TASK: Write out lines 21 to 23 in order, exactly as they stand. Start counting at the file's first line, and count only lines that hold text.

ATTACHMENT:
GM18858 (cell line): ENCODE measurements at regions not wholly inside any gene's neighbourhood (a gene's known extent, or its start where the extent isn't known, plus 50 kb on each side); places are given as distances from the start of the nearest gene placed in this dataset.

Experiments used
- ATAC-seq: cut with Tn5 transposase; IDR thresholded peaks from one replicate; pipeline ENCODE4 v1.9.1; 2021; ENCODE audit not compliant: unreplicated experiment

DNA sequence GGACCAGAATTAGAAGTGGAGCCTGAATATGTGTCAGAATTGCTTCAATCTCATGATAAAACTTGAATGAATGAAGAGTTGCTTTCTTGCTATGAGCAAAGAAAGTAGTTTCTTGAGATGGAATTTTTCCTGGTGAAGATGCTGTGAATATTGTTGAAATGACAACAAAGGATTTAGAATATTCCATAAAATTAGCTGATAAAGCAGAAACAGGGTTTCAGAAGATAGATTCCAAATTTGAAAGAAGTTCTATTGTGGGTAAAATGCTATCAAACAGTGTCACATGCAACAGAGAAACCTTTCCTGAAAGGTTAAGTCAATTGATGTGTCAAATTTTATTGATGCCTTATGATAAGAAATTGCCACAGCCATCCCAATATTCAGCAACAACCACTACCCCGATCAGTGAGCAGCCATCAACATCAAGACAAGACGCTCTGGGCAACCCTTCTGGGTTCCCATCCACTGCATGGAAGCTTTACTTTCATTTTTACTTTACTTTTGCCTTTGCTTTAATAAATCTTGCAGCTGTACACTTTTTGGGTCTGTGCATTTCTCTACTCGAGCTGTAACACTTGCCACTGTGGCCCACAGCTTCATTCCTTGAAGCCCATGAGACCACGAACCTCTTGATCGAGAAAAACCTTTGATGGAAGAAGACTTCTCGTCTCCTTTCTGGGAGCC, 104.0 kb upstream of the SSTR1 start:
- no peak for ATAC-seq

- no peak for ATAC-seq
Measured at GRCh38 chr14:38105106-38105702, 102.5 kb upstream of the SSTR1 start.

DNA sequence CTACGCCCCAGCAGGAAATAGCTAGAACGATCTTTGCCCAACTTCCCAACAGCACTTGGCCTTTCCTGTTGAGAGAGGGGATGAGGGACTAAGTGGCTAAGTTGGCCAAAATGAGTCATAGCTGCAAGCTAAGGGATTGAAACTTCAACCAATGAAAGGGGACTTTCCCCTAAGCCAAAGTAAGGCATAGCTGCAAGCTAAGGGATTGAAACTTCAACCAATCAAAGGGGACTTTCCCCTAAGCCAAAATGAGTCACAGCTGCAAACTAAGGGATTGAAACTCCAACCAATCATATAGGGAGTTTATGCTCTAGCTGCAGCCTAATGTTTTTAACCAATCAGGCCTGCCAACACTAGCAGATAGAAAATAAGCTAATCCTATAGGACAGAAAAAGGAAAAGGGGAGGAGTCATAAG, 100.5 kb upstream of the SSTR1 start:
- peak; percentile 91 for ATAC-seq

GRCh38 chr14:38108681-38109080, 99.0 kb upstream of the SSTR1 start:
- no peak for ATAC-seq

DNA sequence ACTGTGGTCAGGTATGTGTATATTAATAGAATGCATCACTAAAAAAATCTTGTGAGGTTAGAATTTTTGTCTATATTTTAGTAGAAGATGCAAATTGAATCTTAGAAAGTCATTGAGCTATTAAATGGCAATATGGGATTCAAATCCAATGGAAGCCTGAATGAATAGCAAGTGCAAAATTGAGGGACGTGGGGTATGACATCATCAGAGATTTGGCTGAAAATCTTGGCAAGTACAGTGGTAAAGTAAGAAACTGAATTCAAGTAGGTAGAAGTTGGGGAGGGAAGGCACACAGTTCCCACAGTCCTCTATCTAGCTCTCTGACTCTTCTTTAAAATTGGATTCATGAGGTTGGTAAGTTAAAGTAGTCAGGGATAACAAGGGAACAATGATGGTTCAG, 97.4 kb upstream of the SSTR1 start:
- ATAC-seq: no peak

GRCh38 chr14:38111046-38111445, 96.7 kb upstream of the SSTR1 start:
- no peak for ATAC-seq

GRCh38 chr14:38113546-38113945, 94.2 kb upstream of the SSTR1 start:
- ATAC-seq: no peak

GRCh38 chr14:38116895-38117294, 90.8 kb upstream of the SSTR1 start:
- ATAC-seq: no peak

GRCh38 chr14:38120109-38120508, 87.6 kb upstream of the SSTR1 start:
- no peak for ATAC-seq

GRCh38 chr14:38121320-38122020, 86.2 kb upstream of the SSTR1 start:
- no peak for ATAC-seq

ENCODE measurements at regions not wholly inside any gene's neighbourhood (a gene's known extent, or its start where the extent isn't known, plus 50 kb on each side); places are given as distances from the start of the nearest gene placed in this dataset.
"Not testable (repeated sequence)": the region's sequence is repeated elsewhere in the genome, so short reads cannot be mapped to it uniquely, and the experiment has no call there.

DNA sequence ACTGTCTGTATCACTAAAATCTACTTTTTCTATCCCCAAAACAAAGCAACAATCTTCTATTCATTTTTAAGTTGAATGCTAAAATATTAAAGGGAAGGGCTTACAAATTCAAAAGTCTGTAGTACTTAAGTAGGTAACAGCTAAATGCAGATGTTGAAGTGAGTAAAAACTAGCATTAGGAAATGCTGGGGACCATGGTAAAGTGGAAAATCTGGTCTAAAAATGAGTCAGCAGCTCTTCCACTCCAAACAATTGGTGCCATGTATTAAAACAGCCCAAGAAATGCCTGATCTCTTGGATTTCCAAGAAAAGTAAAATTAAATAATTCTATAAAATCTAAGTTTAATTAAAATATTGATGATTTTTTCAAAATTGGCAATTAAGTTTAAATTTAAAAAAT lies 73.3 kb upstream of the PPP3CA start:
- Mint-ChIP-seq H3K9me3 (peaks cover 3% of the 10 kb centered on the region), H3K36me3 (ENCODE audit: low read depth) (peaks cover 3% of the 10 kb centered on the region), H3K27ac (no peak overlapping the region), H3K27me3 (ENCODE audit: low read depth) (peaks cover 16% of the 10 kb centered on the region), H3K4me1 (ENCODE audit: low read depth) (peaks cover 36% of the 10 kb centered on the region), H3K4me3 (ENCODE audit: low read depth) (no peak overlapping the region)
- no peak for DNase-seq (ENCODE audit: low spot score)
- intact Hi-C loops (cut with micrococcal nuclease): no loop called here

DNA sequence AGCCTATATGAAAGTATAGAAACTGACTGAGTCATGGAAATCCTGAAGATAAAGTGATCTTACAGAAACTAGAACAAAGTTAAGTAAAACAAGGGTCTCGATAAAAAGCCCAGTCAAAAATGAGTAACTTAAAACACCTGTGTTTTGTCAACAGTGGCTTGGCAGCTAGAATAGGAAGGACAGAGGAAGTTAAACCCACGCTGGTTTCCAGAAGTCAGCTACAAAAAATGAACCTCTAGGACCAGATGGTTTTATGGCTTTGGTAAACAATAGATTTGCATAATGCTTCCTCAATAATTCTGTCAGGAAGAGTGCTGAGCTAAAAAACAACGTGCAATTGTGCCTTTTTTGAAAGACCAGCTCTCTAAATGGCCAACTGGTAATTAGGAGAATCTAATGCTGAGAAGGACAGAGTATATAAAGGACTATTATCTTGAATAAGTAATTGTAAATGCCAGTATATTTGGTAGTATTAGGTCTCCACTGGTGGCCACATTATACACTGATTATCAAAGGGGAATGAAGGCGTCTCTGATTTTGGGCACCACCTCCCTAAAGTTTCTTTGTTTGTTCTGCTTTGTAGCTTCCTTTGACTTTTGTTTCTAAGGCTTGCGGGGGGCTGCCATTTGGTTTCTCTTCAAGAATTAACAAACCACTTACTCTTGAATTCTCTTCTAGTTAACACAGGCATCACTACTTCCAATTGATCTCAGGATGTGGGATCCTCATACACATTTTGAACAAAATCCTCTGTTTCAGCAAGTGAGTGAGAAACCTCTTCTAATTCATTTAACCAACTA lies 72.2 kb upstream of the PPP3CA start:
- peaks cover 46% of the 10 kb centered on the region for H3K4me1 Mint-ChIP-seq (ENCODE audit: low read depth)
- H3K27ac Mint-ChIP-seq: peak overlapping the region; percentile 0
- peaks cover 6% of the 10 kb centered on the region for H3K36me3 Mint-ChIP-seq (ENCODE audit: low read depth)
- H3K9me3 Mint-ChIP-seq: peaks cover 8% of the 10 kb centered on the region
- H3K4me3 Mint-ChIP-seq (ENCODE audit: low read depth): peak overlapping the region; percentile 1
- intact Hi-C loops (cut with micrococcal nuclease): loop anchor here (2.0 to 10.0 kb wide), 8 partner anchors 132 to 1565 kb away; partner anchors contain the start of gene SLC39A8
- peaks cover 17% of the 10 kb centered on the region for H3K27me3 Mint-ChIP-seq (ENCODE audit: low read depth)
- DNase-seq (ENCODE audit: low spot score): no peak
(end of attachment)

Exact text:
- no peak for ATAC-seq

GRCh38 chr14:38121320-38122020, 86.2 kb upstream of the SSTR1 start:
- no peak for ATAC-seq